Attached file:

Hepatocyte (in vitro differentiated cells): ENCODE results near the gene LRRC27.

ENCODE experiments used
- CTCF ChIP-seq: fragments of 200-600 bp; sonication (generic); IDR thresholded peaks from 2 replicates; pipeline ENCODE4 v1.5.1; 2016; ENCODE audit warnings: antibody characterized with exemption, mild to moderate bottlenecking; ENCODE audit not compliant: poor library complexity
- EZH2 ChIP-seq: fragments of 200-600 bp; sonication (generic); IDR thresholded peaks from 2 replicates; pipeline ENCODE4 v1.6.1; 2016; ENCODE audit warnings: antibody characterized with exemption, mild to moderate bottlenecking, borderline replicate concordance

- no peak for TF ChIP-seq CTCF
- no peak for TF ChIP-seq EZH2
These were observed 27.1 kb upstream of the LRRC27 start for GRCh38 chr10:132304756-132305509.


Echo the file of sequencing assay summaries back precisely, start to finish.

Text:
Hepatocyte (in vitro differentiated cells): ENCODE results near the gene LRRC27.

ENCODE experiments used
- CTCF ChIP-seq: fragments of 200-600 bp; sonication (generic); IDR thresholded peaks from 2 replicates; pipeline ENCODE4 v1.5.1; 2016; ENCODE audit warnings: antibody characterized with exemption, mild to moderate bottlenecking; ENCODE audit not compliant: poor library complexity
- EZH2 ChIP-seq: fragments of 200-600 bp; sonication (generic); IDR thresholded peaks from 2 replicates; pipeline ENCODE4 v1.6.1; 2016; ENCODE audit warnings: antibody characterized with exemption, mild to moderate bottlenecking, borderline replicate concordance

- no peak for TF ChIP-seq CTCF
- no peak for TF ChIP-seq EZH2
These were observed 27.1 kb upstream of the LRRC27 start for GRCh38 chr10:132304756-132305509.